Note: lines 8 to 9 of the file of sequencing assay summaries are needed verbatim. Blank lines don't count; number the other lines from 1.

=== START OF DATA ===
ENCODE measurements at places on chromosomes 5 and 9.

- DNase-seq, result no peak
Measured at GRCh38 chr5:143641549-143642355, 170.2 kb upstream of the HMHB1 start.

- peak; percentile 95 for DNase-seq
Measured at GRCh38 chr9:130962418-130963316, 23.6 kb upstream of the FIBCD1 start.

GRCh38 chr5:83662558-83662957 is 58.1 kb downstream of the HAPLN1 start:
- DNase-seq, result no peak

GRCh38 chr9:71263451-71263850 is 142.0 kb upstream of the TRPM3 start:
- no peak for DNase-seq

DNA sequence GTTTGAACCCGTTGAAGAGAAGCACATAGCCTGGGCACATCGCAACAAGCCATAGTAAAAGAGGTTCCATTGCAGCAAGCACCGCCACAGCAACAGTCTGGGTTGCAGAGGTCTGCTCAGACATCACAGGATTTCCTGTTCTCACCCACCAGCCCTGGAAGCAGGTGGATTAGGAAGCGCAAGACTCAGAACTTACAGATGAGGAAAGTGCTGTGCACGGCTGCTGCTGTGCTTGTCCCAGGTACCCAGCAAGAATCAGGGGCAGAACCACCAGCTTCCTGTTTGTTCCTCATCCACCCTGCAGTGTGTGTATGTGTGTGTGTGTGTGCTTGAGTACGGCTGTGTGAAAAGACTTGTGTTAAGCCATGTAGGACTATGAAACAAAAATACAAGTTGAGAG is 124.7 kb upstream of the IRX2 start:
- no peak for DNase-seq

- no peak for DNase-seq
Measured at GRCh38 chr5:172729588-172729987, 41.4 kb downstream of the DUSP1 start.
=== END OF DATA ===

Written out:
GRCh38 chr9:71263451-71263850 is 142.0 kb upstream of the TRPM3 start:
- no peak for DNase-seq